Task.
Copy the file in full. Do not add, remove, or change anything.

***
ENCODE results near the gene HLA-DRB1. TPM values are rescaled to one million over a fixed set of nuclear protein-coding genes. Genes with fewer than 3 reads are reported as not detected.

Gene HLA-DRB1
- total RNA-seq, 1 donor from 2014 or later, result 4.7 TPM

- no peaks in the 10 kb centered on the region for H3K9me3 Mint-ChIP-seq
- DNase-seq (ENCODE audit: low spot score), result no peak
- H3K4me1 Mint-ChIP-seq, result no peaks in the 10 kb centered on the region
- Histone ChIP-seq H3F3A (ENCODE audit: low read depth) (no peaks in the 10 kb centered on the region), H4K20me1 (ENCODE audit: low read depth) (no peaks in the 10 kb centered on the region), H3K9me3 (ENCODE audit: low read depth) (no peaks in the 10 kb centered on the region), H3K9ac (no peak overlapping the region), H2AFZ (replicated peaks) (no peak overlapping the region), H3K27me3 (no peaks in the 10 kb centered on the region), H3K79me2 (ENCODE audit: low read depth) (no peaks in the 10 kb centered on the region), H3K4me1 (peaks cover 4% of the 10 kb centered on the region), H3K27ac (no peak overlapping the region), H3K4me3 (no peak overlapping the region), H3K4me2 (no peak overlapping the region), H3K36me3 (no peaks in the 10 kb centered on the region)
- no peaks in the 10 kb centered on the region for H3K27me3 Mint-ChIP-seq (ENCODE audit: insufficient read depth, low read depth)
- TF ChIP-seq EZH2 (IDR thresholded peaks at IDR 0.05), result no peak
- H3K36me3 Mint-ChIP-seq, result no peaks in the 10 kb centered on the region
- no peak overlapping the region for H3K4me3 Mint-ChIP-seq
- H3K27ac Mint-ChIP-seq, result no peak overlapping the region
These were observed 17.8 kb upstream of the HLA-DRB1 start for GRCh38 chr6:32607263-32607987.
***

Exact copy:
ENCODE results near the gene HLA-DRB1. TPM values are rescaled to one million over a fixed set of nuclear protein-coding genes. Genes with fewer than 3 reads are reported as not detected.

Gene HLA-DRB1
- total RNA-seq, 1 donor from 2014 or later, result 4.7 TPM

- no peaks in the 10 kb centered on the region for H3K9me3 Mint-ChIP-seq
- DNase-seq (ENCODE audit: low spot score), result no peak
- H3K4me1 Mint-ChIP-seq, result no peaks in the 10 kb centered on the region
- Histone ChIP-seq H3F3A (ENCODE audit: low read depth) (no peaks in the 10 kb centered on the region), H4K20me1 (ENCODE audit: low read depth) (no peaks in the 10 kb centered on the region), H3K9me3 (ENCODE audit: low read depth) (no peaks in the 10 kb centered on the region), H3K9ac (no peak overlapping the region), H2AFZ (replicated peaks) (no peak overlapping the region), H3K27me3 (no peaks in the 10 kb centered on the region), H3K79me2 (ENCODE audit: low read depth) (no peaks in the 10 kb centered on the region), H3K4me1 (peaks cover 4% of the 10 kb centered on the region), H3K27ac (no peak overlapping the region), H3K4me3 (no peak overlapping the region), H3K4me2 (no peak overlapping the region), H3K36me3 (no peaks in the 10 kb centered on the region)
- no peaks in the 10 kb centered on the region for H3K27me3 Mint-ChIP-seq (ENCODE audit: insufficient read depth, low read depth)
- TF ChIP-seq EZH2 (IDR thresholded peaks at IDR 0.05), result no peak
- H3K36me3 Mint-ChIP-seq, result no peaks in the 10 kb centered on the region
- no peak overlapping the region for H3K4me3 Mint-ChIP-seq
- H3K27ac Mint-ChIP-seq, result no peak overlapping the region
These were observed 17.8 kb upstream of the HLA-DRB1 start for GRCh38 chr6:32607263-32607987.